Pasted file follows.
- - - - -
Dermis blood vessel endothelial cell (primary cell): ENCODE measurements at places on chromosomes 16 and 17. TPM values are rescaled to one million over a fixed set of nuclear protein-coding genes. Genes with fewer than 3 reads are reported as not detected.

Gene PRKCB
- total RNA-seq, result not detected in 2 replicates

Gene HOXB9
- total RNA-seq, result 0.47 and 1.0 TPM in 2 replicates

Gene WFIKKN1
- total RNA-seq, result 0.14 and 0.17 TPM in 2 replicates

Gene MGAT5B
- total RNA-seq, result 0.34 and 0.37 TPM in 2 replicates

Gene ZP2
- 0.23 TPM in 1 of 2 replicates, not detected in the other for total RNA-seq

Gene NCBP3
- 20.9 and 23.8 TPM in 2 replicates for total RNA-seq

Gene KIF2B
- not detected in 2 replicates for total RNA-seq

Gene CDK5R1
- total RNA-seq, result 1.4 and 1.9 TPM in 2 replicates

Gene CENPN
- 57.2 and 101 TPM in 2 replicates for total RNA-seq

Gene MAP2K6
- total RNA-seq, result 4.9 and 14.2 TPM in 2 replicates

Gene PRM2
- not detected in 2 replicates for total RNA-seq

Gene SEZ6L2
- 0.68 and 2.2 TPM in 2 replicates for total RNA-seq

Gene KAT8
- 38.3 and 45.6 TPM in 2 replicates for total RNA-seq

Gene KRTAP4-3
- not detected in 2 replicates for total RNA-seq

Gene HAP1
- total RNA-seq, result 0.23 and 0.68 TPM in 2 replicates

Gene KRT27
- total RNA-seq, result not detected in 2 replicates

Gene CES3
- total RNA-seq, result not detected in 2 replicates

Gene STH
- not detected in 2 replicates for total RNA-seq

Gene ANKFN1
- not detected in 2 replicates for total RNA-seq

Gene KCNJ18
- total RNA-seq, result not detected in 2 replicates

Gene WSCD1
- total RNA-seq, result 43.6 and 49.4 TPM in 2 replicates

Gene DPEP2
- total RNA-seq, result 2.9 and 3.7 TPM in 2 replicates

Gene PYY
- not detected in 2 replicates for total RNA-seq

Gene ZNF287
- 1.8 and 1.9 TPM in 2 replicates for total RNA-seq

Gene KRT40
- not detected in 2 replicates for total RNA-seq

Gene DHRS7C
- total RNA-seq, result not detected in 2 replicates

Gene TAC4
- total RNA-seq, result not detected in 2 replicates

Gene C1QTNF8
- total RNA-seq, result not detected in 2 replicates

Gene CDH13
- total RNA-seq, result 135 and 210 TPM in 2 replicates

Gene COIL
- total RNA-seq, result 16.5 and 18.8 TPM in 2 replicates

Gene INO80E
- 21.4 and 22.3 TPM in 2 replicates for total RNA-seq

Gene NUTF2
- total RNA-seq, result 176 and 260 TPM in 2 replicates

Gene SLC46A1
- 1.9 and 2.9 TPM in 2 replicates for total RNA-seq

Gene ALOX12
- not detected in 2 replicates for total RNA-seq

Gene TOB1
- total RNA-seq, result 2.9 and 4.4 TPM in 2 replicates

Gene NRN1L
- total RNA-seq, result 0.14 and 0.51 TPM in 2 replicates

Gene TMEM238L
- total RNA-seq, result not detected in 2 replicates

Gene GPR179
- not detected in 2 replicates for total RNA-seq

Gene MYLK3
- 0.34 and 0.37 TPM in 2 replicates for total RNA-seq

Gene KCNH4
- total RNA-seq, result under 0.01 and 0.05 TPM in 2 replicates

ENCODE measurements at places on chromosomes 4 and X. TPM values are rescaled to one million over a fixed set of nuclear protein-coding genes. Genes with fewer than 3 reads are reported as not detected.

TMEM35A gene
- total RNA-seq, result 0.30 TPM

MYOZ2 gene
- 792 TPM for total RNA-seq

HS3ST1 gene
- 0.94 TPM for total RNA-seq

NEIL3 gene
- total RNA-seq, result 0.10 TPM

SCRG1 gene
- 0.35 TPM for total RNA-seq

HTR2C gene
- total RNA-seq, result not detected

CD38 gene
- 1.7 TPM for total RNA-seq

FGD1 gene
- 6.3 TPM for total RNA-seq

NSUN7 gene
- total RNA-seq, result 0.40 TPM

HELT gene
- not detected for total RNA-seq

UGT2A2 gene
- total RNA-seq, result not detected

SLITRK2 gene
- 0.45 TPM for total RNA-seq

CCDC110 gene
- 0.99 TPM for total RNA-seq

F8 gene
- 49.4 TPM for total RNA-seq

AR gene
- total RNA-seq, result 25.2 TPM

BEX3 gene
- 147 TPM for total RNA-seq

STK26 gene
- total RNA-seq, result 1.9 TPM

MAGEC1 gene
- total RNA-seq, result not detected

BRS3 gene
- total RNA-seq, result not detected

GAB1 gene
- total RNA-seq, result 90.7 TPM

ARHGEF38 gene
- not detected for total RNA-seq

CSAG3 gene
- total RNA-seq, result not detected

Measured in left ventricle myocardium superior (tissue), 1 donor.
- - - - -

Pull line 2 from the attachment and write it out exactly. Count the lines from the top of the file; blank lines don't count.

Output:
Gene PRKCB